Photograph by Michael Gurrey, My Shot

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See Amsterdam’s low bridges, arching trees, and historic narrow houses from a sightseeing or dinner cruise.

Photograph by Michael Gurrey, My Shot

Top 10 Canal Trips

Float along the storied routes of cities and countrysides with this collection of the world's best canal trips.

From the National Geographic book Journeys of a Lifetime

The Panama Canal, Panama
Joining the Atlantic and Pacific Oceans, this 50-mile (80-kilometer) engineering marvel is used by thousands of ships large and small each year. On partial or complete transits of the canal (a complete transit takes a day), you can sail beside giant cargo ships and the little tugs who guide them from one sea to another through three sets of double locks.

New York State Canals, New York
These canals—built in the mid-19th century—comprise 524 miles (843 kilometers) of waterways and towpaths between Albany and Buffalo, New York. The Erie Canal travels through Rochester, where you can tour Susan B. Anthony’s home. You can rent a boat and sail it yourself, or hire a crew.

Baltic Sea Canal, Russia
The White Sea—an extension of the Arctic off northwestern Russia—is connected to St. Petersburg, on the Baltic, by a 140-mile (225-kilometer) canal system. It was constructed in the 1930s by prisoners, working mainly with spades and picks. You’ll pass traditional villages and old wooden chapels.

Copenhagen, Denmark
Travel around Denmark’s capital city on the hop-on, hop-off water buses that ply its many canals. Some of the routes give great views of the Little Mermaid statue. The boats are open in summer, glass-roofed in winter, and run year-round.

Amsterdam, the Netherlands
Low bridges, arching trees, and historic narrow houses line Amsterdam’s many canals. Take a sightseeing or dinner cruise; or, better yet, stay in a houseboat hotel and make the canals your base. Alternatively, you can pedal along the canals yourself; Canal Bike rents pedal boats, which you can hire at one mooring and drop off at another.,

The Black Sea Canal, Romania
The 40-mile (64-kilometer) Black Sea canal, completed in 1984, goes from Ruse, on the Bulgarian section of the Danube River, to Constant, a popular Romanian resort on the Black Sea. The canal is part of the wildlife-rich Danube Delta area, home to pelicans, herons, egrets, and up to 300 other species of birds.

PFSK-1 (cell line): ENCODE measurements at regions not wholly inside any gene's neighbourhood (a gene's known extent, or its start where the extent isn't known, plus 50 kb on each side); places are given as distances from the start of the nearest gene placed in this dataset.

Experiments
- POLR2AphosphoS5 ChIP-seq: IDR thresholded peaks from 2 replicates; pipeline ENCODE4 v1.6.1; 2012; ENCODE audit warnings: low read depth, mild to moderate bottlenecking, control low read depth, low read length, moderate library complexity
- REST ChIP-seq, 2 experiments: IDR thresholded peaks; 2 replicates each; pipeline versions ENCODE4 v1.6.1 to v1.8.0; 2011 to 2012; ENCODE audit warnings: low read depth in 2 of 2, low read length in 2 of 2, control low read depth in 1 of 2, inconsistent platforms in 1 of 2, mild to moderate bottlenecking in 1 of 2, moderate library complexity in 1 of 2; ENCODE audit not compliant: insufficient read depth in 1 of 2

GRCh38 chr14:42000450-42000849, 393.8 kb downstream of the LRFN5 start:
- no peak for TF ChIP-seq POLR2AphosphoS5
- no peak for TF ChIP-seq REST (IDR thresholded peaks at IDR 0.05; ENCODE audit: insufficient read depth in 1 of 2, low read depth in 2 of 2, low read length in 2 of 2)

Gota Canal, Sweden
The canal connects a series of lakes, allowing boats to travel almost all the way across Sweden from Lake Vänern, near Gothenberg, to the Baltic. Along the way are 58 locks; be sure to come on deck to watch the crew open them and maneuver the ship through. Dozens of different boats ply the canals and you can cruise for a few hours or a whole week. For a more active canal experience, rent a canoe or kayak and paddle along the canal.

Waterways of Brandenburg, Germany
Between Berlin and the Baltic, explore a network of lakes and canals that takes you past castles and quaint towns. Along the way you’ll see heron standing silently in the shallows and catch glimpses of irridescent turquoise kingfishers darting along the surface of the water. On lazy summer afternoons fishermen line the banks; that evening, sample their catch in the local restaurants where carp and other freshwater fish are a specialty.

English Channel to Mediterranean, France
France’s 5,000-mile (8,050-kilometer) network of canals can take you from north to south, or anywhere in between, exploring towns and villages on the way. To the south, the Canal du Midi passes through a land of vineyards and walled cities, many in easy reach of the canal. Tie up outside a small town, and go ashore to sample local food and wine. Many restaurants feature regional specialties. Most towns have weekly markets where you can stock up on provisions.

Shropshire Union Canal, England
The northern half of the Shropshire Union Canal in England’s West Midlands meanders through gently rolling landscape. South of Nantwich it travels in a nearly straight line through hills and across valleys via deep cuttings and magnificent bridges. The canal is a monument to the early days of the industrial revolution; the brightly painted narrow boats also seem to come from another era. Boats go at walking speed so that their wakes don’t erode the banks.